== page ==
The systems and methods discussed herein comprise a new approach to fabricate ultrathin and smooth Ag films based on a multi-layer deposition, for which each layer is passivated. This method is highly effective in suppressing the ripening effect. A schematic drawing of the fabrication procedure is shown in FIGS. 1A and 1B. FIG. 1A illustrates the conventional method 100 of fabricating Ag-films, where there is a deposition at block 102, a sublimation and grain growth at block 104 of the layer deposited at block 102, and a final morphology as shown at block 106 resulting from the sublimation and growth at block 106.
 In contrast, FIG. 1B is an embodiment of a method 108 of fabricating thin metallic films. At block 110, a first metallic layer may be disposed on a substrate and passivated. This first metallic layer may range in thickness from about 0.5 nm to about 5 nm. In other embodiments, the first metallic layer, and/or subsequent layers, may range from about 0.5 nm to about 5 nm, or from about 1.0 nm to about 3.0 nm, and in other embodiments from about 2.0 nm to about 4.0 nm. The processes of deposition and passivation at block 110 may be done sequentially. In some embodiments, a plurality of substrates may be coated with a metallic layer and further processed at a later time, including passivation and disposal of additional layers as discussed herein. Passivation, for example at block 110, is performed subsequent to the deposition of the first metallic layer and comprises a process that forms a thin oxide coating, which stops the sublimation of smaller grains and inhibits further growth of the larger grains, thus effectively suppressing the subsequent grain coarsening. In this way, the grain size in each layer is kept level, in one embodiment less, each than about 20 nm, forming a relatively smooth conducting film at a much smaller film thickness, for example, as thin as 0.5 nm. A "relatively smooth" conducting film is a film comprising a smoothness that enables it to provide the desired function in a target application.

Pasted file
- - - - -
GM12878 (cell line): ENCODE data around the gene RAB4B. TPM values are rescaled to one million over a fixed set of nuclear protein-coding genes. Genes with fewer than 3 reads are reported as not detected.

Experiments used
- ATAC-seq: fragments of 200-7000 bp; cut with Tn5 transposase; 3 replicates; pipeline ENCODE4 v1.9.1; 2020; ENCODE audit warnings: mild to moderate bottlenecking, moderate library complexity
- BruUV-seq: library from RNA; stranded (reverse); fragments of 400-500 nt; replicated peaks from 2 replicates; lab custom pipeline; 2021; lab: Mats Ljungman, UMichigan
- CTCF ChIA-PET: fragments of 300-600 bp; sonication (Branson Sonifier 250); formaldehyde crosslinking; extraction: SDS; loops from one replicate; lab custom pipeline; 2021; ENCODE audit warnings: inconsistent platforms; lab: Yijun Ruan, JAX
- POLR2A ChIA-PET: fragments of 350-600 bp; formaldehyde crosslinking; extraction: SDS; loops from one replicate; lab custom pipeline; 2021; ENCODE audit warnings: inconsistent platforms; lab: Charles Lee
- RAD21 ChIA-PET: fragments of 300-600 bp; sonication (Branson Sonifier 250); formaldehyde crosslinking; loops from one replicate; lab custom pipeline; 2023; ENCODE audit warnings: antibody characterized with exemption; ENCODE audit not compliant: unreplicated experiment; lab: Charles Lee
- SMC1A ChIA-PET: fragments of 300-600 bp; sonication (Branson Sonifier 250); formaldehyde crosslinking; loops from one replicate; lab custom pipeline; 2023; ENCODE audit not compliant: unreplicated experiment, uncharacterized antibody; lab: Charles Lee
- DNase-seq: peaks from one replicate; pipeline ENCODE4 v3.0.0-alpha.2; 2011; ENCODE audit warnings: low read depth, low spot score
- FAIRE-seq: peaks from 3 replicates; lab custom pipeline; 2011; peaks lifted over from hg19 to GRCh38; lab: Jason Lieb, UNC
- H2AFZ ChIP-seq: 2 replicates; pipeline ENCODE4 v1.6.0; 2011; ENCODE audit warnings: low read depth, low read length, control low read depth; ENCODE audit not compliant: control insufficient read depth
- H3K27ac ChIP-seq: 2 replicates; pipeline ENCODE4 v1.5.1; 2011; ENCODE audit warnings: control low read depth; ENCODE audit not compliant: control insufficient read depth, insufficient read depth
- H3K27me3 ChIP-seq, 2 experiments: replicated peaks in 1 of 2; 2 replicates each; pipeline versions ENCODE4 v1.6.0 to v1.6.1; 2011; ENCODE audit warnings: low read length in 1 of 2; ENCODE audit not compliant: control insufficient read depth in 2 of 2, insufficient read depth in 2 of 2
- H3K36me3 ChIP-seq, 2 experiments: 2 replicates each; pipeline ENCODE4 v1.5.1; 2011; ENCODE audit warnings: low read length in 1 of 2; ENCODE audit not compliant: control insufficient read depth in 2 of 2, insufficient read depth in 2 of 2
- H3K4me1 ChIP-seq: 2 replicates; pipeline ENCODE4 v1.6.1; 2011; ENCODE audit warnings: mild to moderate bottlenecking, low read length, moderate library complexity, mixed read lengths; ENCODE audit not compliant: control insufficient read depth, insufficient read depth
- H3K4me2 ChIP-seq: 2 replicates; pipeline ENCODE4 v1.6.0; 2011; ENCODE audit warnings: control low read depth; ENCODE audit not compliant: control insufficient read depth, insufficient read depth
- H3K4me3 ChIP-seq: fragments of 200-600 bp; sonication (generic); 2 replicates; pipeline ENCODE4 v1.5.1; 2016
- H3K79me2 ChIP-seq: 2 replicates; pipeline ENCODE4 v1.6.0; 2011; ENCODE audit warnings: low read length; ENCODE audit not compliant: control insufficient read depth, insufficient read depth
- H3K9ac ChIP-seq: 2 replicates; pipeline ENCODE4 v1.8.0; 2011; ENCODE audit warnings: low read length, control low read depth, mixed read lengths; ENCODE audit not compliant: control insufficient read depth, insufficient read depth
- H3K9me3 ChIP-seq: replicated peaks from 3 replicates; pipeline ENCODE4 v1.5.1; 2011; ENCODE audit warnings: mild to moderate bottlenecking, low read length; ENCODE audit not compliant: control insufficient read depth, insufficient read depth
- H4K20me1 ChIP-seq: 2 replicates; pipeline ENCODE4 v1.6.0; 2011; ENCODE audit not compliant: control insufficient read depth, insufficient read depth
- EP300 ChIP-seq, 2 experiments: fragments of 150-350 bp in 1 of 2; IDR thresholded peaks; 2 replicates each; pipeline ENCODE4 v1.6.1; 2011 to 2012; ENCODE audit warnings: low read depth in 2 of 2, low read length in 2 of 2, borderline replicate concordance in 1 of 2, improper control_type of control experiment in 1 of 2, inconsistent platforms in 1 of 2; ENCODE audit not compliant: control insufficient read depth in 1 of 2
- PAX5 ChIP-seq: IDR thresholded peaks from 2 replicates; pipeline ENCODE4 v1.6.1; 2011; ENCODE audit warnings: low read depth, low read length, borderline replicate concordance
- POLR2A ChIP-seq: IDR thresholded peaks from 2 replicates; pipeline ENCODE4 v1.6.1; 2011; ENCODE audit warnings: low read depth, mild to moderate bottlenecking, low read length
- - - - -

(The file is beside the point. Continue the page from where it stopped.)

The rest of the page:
The oxide coating formed during passivation at block 110, which is only a few atomic layers thick, will not negatively affect the transparency and conductance of the Ag film. At block 112, a second metallic layer is deposited on top of the first passivated layer deposited at block 110. At block 114, the deposition of the metallic layer and the passivation may be repeated iteratively for as many cycles as is desirable for the end thin-film product. The final morphology formed in method 108 and illustrated at block 116 is a smoother morphology than that produced by the conventional method 100 in FIG. 1A. That is, the thin film layer formed in the method 108 in FIG. 1B comprises a continuous film exhibiting a uniform film thickness that may be more desirable for a plurality of applications. In an embodiment, a "uniform" thickness may be a thickness of a layer wherein the difference between maximum and the minimum thicknesses is within 20% of the average thickness of the layer